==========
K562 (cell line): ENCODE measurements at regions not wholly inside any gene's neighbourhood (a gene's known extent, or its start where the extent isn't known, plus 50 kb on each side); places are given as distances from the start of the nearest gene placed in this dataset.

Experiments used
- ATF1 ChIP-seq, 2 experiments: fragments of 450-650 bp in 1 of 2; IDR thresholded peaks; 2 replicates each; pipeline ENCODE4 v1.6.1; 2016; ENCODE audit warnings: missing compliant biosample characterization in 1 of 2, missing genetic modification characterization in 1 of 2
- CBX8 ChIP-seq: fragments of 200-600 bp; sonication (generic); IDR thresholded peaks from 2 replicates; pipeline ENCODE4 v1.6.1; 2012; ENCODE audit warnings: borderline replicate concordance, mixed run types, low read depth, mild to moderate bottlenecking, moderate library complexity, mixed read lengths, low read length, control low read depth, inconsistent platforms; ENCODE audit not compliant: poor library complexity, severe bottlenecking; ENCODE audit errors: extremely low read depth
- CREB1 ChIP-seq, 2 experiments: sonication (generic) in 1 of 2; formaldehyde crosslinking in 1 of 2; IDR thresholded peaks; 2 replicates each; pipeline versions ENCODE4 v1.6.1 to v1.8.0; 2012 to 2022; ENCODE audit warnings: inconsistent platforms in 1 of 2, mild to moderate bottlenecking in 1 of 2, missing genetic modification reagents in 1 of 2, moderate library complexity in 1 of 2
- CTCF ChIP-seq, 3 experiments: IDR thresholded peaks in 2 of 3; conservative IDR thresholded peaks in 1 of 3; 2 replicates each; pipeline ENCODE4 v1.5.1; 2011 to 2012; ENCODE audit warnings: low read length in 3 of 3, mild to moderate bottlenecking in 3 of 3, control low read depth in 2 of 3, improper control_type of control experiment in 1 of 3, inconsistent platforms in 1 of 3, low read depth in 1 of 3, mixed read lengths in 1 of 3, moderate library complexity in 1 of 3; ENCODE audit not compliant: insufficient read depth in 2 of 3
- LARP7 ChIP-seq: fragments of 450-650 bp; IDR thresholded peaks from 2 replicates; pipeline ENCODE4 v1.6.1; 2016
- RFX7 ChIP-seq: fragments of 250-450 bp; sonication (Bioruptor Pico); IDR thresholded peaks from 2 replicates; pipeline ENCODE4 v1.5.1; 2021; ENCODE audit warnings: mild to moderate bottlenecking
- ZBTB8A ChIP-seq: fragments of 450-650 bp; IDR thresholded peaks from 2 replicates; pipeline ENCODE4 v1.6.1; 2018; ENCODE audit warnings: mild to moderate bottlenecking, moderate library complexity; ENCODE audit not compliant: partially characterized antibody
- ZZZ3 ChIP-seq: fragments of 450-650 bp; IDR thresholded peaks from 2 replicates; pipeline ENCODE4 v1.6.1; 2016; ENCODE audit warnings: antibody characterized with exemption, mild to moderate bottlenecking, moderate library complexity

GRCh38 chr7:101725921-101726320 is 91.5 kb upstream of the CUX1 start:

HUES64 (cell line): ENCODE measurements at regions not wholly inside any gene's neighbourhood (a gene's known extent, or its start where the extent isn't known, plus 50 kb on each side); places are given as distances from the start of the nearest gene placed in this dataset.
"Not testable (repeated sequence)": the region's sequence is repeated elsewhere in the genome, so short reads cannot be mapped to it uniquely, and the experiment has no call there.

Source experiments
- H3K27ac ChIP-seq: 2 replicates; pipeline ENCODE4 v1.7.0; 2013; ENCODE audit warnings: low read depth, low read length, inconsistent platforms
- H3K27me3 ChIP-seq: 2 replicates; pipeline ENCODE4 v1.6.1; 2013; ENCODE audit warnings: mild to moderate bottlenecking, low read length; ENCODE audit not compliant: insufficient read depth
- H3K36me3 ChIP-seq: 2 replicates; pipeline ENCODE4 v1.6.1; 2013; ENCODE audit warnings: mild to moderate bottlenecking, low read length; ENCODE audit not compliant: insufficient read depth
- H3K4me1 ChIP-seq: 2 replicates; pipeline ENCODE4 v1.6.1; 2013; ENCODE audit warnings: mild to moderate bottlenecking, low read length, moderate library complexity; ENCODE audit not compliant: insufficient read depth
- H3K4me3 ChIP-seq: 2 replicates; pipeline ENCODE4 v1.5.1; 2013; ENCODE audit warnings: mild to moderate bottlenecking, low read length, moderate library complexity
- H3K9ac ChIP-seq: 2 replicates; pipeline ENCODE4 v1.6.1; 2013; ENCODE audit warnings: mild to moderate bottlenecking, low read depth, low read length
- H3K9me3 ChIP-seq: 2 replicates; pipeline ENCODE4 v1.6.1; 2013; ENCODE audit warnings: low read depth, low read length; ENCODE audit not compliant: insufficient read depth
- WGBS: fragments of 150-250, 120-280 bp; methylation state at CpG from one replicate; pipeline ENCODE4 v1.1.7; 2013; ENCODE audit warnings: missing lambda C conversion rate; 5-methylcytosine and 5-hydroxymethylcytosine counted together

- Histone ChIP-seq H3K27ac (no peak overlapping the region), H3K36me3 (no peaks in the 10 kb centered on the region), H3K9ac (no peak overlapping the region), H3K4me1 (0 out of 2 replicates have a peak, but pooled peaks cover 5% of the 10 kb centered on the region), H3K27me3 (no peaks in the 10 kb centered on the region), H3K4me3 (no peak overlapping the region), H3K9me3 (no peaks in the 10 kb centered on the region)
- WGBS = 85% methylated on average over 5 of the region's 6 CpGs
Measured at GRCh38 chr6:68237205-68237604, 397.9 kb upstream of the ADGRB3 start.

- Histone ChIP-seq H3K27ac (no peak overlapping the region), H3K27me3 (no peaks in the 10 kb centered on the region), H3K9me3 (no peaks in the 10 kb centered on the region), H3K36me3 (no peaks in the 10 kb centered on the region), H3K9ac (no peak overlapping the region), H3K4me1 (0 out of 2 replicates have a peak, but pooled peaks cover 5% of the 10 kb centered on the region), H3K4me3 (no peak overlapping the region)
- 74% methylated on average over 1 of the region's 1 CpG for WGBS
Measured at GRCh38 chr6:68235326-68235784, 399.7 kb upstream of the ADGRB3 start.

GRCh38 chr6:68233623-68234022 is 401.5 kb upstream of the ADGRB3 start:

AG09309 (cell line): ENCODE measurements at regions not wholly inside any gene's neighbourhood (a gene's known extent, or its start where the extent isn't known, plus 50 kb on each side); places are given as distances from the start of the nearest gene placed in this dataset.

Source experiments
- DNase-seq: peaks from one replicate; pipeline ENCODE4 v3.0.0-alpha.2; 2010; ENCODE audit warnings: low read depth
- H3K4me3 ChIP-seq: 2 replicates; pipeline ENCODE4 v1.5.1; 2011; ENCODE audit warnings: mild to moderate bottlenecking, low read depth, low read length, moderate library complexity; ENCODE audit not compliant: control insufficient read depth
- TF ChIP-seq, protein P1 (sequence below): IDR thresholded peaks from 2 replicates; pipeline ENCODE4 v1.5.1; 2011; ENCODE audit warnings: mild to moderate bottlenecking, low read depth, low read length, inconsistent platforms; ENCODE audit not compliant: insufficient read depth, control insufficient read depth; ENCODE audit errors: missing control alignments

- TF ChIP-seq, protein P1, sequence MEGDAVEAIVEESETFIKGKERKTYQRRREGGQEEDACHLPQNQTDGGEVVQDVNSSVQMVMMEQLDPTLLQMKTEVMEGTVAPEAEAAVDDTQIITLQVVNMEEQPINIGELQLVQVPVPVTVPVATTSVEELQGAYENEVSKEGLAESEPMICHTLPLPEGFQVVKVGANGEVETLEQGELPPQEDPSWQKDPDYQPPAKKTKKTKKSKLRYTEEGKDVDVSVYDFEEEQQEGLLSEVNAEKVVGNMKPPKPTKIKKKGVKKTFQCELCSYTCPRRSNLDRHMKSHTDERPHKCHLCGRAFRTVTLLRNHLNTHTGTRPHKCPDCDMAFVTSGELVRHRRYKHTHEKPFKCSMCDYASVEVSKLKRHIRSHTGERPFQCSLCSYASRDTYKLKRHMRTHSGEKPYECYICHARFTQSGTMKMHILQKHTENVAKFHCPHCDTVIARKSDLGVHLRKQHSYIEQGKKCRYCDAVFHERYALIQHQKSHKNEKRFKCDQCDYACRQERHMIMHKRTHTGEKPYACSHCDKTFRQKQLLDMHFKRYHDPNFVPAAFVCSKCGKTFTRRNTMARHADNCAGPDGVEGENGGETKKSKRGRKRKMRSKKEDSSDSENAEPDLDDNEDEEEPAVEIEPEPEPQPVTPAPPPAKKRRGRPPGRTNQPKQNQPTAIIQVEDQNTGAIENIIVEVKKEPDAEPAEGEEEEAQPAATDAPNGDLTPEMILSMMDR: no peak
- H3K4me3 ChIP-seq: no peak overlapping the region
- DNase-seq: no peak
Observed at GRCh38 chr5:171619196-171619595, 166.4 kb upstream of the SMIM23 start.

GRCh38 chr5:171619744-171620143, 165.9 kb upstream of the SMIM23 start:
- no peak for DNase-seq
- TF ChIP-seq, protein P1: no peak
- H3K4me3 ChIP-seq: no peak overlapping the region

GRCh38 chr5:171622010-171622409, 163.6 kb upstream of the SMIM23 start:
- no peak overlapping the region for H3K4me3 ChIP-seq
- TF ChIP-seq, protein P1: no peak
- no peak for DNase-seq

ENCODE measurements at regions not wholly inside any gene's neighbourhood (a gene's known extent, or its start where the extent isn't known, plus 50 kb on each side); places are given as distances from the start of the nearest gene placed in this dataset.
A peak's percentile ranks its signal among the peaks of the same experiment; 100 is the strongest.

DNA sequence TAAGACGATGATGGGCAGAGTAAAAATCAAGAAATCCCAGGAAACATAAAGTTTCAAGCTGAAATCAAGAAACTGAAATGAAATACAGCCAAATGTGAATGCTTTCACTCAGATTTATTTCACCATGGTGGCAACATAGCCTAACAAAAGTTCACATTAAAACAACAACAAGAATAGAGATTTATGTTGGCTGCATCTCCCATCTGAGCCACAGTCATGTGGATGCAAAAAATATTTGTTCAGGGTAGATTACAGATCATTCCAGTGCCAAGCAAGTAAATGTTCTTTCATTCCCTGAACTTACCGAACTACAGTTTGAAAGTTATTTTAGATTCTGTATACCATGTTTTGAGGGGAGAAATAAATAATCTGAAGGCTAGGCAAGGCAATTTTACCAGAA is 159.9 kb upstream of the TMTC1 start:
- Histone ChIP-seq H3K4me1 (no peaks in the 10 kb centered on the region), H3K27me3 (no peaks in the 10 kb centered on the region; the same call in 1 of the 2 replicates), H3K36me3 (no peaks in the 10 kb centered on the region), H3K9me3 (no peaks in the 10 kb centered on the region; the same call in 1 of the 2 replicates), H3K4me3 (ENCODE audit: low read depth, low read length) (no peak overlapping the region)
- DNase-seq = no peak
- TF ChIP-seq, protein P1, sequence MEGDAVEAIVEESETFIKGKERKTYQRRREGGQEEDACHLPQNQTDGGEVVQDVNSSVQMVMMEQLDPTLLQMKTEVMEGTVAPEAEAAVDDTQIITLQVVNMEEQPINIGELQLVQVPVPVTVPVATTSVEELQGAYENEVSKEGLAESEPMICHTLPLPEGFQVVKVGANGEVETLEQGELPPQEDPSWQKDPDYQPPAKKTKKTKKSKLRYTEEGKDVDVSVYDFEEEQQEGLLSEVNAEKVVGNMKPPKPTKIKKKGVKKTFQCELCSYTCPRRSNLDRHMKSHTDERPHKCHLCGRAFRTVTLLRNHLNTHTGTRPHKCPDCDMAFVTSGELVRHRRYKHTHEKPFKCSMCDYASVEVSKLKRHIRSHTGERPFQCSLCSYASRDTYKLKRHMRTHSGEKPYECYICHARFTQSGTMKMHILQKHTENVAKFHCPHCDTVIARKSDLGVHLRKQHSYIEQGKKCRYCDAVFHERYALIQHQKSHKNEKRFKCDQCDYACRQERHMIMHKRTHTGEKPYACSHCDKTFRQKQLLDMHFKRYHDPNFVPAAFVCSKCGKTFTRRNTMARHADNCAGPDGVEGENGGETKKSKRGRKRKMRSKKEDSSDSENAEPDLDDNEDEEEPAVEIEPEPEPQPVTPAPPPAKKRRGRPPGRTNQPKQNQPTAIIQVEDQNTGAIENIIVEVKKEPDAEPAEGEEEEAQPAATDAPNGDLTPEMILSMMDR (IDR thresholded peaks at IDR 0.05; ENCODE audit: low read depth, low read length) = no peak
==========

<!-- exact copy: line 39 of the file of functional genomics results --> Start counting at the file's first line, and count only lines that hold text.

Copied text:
GRCh38 chr5:171619744-171620143, 165.9 kb upstream of the SMIM23 start: